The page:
Yay Plan E! I would return to the barn after a few hours away to surely find Jerry napping happily in his bed. A simple gate to shut and all would be right on the farm.

I showered, de-ticked myself (nasty little blood sucking bastards!), did the grocery shopping, and headed back out to celebrate Jerry’s return.

Have you guessed? Have you? Yeah. No Jerry.

Plan F: Channel your inner Future Farmer of America kid and MOVE THAT PIG.

You’ve seen them do it at the county fair, right? Kids, little kids, are moving big hogs around with nothing more than a stick in their hand. Hey! I have a stick!

So I grabbed a long crop we keep in the barn and headed back over to Jerry’s nesting spot. In the grass. And brush. Under the low hanging trees. Where the ticks are.

No Ms. Nice Guy now. All business. “Jerry, get up, get up (tap with stick), get up!”

Holy cow, he got up.

I got behind him and started tapping. Just like the 60-pounds-soaking-wet kids at the fair.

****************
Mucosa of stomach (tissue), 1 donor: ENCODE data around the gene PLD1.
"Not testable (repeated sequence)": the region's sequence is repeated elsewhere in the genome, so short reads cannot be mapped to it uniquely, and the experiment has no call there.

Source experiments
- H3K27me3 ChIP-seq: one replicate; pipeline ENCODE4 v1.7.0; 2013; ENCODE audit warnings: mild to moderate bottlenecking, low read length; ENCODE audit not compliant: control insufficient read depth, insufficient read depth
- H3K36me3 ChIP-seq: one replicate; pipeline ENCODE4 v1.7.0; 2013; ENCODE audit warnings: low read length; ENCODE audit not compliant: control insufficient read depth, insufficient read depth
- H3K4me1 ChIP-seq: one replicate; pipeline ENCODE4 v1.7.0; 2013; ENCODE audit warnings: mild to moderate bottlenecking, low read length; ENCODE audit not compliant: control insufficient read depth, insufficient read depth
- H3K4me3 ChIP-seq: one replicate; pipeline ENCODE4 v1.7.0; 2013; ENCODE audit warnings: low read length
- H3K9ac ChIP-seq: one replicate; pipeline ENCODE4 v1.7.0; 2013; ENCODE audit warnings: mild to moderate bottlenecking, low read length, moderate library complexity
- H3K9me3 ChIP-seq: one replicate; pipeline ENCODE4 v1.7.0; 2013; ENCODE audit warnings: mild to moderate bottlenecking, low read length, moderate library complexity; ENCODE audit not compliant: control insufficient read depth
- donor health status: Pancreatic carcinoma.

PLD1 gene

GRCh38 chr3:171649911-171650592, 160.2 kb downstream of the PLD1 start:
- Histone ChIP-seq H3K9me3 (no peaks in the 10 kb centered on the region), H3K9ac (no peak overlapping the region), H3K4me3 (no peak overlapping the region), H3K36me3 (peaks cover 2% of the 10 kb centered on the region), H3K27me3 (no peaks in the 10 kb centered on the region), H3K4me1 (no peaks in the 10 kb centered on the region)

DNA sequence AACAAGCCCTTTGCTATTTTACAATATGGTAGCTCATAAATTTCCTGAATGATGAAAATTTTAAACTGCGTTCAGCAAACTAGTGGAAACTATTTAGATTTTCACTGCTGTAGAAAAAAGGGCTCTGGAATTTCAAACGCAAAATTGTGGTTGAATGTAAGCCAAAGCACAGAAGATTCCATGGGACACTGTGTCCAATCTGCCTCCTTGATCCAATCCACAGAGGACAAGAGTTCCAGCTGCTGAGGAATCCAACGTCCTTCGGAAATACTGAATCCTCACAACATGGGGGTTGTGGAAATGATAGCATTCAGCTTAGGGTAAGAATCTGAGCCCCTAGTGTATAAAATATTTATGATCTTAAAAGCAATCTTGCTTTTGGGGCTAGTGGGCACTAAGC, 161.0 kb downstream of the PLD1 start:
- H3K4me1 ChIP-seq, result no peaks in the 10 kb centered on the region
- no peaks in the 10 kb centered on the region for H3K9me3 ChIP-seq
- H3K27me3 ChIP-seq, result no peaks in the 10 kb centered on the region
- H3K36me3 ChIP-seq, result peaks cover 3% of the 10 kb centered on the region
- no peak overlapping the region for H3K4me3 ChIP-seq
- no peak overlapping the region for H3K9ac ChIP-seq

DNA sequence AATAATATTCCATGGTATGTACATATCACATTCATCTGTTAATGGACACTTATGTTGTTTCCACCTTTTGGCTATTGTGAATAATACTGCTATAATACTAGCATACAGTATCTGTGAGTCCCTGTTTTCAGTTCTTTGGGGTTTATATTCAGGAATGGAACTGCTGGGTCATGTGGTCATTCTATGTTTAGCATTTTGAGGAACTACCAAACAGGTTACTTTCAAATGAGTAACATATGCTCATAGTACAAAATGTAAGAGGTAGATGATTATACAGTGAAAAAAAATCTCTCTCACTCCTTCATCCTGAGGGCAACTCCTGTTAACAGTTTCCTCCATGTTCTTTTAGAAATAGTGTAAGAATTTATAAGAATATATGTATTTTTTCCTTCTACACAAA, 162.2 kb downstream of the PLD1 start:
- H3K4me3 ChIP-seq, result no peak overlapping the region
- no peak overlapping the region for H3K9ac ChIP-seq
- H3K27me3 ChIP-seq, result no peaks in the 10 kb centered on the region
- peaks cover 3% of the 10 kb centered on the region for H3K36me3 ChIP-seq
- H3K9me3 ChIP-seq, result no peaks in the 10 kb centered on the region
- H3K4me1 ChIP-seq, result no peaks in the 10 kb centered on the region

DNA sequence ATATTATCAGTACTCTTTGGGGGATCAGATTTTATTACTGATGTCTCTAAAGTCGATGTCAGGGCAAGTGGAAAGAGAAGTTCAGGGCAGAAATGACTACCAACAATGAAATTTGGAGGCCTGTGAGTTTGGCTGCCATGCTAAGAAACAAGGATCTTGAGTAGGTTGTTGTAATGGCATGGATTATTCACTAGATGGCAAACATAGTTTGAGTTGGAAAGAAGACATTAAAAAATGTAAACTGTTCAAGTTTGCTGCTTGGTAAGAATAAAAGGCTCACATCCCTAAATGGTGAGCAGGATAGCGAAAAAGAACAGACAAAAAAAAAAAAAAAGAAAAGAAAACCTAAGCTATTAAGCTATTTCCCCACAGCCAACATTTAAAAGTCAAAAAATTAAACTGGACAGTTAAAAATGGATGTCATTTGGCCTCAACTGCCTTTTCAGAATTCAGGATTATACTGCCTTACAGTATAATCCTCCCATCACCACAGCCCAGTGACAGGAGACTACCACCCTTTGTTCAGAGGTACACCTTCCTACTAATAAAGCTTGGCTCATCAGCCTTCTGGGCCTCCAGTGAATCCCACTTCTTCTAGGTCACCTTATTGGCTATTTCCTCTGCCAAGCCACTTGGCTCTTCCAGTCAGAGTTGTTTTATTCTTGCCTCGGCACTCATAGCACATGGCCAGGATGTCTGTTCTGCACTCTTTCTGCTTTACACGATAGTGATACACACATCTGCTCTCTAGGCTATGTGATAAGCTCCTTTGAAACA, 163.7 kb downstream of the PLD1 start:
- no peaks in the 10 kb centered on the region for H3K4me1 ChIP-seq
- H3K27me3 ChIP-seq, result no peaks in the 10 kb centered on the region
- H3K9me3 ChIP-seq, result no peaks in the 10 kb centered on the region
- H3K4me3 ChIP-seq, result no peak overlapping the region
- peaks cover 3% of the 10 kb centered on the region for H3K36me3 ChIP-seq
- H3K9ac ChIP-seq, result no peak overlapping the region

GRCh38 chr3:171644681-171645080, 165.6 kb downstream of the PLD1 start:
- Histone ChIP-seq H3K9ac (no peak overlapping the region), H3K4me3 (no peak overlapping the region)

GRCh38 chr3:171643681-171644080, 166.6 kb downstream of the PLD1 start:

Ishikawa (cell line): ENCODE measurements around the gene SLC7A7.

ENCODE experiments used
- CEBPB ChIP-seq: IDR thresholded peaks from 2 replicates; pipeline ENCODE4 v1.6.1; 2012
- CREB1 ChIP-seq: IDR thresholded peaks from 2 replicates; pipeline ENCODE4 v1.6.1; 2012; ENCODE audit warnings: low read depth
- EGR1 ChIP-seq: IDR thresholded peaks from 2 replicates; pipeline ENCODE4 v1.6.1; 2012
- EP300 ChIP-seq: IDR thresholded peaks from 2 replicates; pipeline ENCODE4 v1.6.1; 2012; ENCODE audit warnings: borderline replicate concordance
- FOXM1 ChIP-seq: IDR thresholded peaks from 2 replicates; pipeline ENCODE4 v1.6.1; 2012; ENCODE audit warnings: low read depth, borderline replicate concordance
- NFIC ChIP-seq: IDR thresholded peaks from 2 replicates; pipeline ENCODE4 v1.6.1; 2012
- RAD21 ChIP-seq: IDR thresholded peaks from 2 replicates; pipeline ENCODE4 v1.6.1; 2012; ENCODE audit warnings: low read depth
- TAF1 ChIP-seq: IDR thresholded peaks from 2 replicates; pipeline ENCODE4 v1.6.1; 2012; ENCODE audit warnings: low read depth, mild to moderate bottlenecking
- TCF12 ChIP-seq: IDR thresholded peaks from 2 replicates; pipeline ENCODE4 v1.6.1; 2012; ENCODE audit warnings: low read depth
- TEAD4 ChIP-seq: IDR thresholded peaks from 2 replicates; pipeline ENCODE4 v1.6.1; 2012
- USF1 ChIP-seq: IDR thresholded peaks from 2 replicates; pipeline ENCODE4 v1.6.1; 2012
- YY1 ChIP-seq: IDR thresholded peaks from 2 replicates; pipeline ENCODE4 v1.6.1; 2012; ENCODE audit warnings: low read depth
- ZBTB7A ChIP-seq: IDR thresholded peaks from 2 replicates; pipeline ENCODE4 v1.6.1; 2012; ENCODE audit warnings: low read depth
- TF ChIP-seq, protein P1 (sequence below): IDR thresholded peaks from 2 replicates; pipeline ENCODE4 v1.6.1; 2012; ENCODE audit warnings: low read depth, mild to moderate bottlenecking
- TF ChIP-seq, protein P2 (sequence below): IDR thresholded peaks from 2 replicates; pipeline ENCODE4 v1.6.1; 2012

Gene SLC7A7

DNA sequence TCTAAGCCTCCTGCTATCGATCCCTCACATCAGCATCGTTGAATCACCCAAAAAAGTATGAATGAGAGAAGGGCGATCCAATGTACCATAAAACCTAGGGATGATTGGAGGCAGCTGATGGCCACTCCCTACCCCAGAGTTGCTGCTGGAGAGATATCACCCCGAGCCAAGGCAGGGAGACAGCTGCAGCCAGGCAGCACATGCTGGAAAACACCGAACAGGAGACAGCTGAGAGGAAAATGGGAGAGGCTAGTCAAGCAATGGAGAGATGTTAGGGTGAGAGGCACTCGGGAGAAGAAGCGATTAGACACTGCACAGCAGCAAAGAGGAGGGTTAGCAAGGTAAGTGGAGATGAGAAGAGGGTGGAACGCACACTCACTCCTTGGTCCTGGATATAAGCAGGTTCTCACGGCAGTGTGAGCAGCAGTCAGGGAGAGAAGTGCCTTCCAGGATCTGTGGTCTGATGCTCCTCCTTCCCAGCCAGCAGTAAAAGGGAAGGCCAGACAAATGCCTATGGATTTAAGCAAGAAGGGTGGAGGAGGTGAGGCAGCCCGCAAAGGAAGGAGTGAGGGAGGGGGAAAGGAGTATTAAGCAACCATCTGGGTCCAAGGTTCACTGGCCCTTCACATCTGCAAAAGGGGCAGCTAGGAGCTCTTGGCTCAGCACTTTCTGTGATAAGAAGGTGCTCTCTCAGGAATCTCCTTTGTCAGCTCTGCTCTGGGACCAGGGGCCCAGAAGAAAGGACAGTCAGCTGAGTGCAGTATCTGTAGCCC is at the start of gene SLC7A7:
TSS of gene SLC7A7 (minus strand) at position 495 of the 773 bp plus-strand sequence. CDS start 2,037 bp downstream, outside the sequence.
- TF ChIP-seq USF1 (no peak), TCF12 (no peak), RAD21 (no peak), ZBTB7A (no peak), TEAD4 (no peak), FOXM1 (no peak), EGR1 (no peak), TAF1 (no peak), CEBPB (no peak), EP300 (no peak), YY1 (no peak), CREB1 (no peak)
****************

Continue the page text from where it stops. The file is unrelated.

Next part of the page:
“Go to the barn!” (tap-tap-tap his left side) “Go to the barn!”  (tap-tap-tap his right side) “Go to the barn!” (repeat) (repeat) (repeat)

What do you know? He went to the barn. He walked right into his pen and ate a bite of his welcome-home dinner and checked out his bed.

Plan F, I embrace you!

I learned a lot today.

1. You cannot convince Jerry that Bob is a pig in sheep’s clothing. No bromance there.

2. I still really hate ticks. They still really love me.

3. Elbows should only bend the one way. It’s bad if they bend the other way.

4. Ibuprofen is our friend.

5. You CAN move a 700+ pound hog that does not want to move.

I’m not really sure I answered my riddle. Sure, Jerry is back where he is supposed to be, but I didn’t find and repair his escape hatch, so we may be repeating this whole joke-on-me tomorrow. My hope is that with Bob gone from his world, Jerry will settle back into his happy routine of eat, wallow in mud, sleep, wallow in mud, eat again, sleep some more.

20150412_103901And me? Well, I’m giving myself an “atta girl” for tenacity today, and a “bless my heart” for trying to rearrange my elbow.

I can already see tomorrow in my crystal ball…”Hey Nancy, how’d you hurt your arm?”

It could be a long Monday. Hey Jerry…STAY PUT.

A Terrific, Radiant, Humble Happy Birthday

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If you had told me 15 years ago that I would someday have a pet hog, I would have…well, I wouldn’t have batted an eye. In fact, I would have likely just said, “Cool! When?”